Brief Review: As I noted in a previous blog, this book is potentially one of the most unique books I have ever read. It fuses actual historical excerpts with a fictional ghostly tale about Abraham Lincoln and his dead son. I’m not sure that even really explains it well. When I finished reading this book, I felt like it changed my outlook on literature…I think that’s the biggest praise I could probably give a book.

Book #3: Sister’s Entrance by Emtithal Mahmoud

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Brief Review: I came across this book tucked away in the poetry section of a bookstore. Like with most poetry books, I open to the middle and if I like the poem, I buy it. I bought this because the poem I read was powerful, beautiful and terrifying. Written by the 2015 World Poetry Slam Champion, Emtitha Mahmoud uses beautiful words and imagery to unmask the terror of genocide, racism and Islamophobia, and yet, somehow leaves the reader feeling hopeful.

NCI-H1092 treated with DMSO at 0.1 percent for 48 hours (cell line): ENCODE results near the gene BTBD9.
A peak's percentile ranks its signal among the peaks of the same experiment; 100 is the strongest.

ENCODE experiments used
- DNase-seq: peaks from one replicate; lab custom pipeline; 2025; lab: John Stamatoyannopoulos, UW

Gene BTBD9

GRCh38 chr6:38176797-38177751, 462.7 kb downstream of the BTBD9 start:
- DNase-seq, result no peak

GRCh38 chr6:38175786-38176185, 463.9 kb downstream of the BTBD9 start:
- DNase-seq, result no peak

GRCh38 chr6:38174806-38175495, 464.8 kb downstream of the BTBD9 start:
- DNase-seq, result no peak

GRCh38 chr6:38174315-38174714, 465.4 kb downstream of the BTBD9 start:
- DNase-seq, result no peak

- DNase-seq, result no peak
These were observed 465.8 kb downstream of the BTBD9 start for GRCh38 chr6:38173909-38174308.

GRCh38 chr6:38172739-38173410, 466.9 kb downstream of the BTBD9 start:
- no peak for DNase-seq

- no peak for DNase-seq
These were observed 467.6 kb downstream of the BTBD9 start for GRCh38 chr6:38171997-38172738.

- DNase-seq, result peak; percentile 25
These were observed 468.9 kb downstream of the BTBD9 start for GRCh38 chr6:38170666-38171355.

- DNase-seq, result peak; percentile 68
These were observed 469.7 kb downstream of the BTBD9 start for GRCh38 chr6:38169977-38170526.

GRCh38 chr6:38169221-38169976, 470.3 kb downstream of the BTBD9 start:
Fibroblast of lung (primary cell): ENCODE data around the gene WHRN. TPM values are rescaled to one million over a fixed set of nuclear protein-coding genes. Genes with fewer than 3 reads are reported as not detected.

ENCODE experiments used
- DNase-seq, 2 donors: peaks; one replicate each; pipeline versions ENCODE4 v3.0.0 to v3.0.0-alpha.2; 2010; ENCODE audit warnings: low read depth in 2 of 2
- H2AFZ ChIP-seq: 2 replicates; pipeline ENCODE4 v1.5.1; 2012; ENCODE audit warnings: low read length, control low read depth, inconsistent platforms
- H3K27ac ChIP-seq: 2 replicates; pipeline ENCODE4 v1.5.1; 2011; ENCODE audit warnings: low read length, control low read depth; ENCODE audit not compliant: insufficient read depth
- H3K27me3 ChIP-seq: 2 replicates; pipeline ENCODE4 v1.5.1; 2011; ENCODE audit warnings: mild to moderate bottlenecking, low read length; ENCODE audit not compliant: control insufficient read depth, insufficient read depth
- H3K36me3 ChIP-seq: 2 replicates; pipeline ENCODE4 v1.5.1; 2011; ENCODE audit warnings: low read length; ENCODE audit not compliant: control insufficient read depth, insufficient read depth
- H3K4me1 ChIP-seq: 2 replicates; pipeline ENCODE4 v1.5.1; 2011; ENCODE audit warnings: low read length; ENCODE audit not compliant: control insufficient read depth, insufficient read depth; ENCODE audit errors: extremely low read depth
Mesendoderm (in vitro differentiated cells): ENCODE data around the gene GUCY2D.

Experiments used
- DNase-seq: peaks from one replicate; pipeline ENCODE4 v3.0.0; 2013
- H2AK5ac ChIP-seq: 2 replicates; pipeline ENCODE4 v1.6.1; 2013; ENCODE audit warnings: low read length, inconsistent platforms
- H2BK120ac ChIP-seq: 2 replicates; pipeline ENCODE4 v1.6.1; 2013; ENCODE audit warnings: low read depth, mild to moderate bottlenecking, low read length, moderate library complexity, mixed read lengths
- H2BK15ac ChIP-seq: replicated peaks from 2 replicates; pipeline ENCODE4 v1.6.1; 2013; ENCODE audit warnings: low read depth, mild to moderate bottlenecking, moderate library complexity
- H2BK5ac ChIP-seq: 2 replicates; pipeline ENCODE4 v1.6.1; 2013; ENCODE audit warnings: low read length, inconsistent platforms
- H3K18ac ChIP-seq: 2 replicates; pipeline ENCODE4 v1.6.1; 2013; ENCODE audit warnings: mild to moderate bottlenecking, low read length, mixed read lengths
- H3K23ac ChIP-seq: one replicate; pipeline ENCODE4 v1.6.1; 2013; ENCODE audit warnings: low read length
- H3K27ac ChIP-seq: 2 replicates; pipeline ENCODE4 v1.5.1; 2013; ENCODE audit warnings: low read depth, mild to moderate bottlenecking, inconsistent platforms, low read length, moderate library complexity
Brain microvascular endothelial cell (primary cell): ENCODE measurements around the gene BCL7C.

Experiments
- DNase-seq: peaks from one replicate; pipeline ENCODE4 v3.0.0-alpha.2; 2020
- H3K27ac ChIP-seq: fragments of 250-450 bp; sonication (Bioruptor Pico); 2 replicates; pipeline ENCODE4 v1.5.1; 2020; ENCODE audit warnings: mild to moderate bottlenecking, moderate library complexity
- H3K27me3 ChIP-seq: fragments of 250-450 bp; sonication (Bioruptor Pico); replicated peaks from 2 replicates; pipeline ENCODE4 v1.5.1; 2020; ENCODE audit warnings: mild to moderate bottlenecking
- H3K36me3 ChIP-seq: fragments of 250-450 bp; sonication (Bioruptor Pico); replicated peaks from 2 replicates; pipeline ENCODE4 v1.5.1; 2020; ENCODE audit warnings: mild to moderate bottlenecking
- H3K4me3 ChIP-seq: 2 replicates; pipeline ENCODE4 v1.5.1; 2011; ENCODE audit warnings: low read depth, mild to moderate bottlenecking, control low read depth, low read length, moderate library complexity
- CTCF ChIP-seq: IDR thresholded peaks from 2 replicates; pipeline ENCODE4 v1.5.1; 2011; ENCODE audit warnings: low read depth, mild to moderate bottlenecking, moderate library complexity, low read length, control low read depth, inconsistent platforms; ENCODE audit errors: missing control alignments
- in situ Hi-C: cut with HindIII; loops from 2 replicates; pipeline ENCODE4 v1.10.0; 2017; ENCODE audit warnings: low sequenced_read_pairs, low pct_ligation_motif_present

Book #4: As I Descended by Robin Talley

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Brief Review: This modern, teenage take on Macbeth is fast-paced and fascinating. Although it’s not perfect, it’s an exciting psychological read that looks at the toll social and academic pressures can take on teens and how easily people can misjudge each other. Oh, and it’s a Shakespeare update, so bonus points!

Book #5: Red Queen by Victoria Aveyard